When it comes to selling your home, one of the most important factors for getting the maximum value is pricing your home correctly. Determining the right asking price is both an art and a science. We’ll explain why.
Pricing Your Home Correctly
One of the first things to remember when selling your home is that as a seller, you have an emotional investment in your home, not just a financial one. You know your house better than anyone else, and, therefore, sellers often place a higher value on their house than the market does.
As difficult as it may be, in order to maximize your sale price, sellers need to reduce the amount of emotional influence in the pricing process. Remember, listing for the wrong price often means a.) your house will sit on the market for longer, and/or b.) you will get less for your home than you want.
Asking Price vs. Market Price
A lot of real estate agents market themselves to get clients. Oftentimes, agents will advertise their track record for selling homes over the asking price. While this may sound like a good thing at first, you should really take it with a grain of salt.
We do a lot of number crunching and data diving at BlueMatch and we have never come across an agent who consistently sells homes for more than the market average.
When pricing your home correctly, you can use your asking price as part of your home sale strategy. For instance, if you’re in a hot market–like Denver or Seattle–your strategy may be to set your asking price a little bit below market value, to try to get multiple offers, which can drive up the final sale price.
What is market price anyway?
The key takeaway from that strategy is that the asking price you set is relative to the market price. The market price is the approximate cost per square foot you should expect based on your home’s characteristics, i.e. number of rooms, finishes, amenities, etc.
When you hear real estate agents talk about comparable properties (or ‘comps’) these refer to homes in your area with similar characteristics. We can look to see the price per square foot that those homes sold for and get a sense of what the market will pay for your home.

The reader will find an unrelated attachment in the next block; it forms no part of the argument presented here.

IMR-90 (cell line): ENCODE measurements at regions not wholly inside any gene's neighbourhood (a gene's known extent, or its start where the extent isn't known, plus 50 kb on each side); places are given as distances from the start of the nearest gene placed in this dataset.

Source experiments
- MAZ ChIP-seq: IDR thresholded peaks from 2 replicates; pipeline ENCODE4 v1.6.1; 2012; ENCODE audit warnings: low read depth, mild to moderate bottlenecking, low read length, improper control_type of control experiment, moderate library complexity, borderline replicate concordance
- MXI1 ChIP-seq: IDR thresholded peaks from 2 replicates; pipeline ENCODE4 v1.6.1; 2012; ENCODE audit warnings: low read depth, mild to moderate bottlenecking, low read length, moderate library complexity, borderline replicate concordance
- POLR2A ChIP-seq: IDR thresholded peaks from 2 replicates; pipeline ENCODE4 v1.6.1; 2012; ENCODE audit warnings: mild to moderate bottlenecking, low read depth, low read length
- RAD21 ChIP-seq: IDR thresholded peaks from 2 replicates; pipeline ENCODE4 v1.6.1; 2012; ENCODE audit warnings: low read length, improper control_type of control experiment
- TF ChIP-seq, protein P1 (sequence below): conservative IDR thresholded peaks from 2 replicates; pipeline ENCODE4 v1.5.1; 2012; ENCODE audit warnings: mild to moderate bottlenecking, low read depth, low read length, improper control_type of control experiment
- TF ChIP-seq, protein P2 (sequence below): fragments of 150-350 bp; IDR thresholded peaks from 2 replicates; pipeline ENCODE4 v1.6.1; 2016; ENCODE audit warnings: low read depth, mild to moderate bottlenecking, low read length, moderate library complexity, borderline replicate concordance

So, if we return to our example from above, because the house is listed below market price in the hopes of gaining multiple offers, it’s possible that the house could sell for over asking price, but below its market price.
If this happens it means the seller did not maximize the value of their home.
Get the Research Right
At BlueMatch, we have a number of things we do to ensure you know the actual market value of your home.
When we think about the economics of real estate, it includes both supply and demand. Most agents only focus on the supply side.
Yes, we look at comps too. This remains an important piece of the pricing puzzle, however, it’s not the only one. Most agents don’t go much further than this when doing pricing research.
We dive into the data to get a sense of what the demand for your home is. This helps us determine who is in the buying market, where they’re looking, and what their price range is in those areas.
List for What You Want
Once our clients have all the information they need, we recommend that sellers list their home for what they want. This avoids awkward situations, like when you’ve listed below market value to try to generate a bidding war, but the bidding war never happens. And instead, you end up with a single offer that’s right at your asking price. (Of course, if a bidding war does occur, beware of the appraisal gap!)
The problem is that you actually wanted more than your asking price. Plus, rejecting a solid, full-price offer looks pretty bad. Doing so can mean your house is on the market longer. And data shows a direct correlation between a longer time on market and lower sale prices.
At the same time, remember that just because you reach a certain asking price does not mean you’ve maximized your home sale. There can be a lot of ways to make and save money in the negotiation process. So, keep that in mind when you’re working on strategies for pricing your home correctly, too.
If you have questions about asking price, market price, or anything else related to the process of pricing your home correctly, feel free to contact us for a free consultation.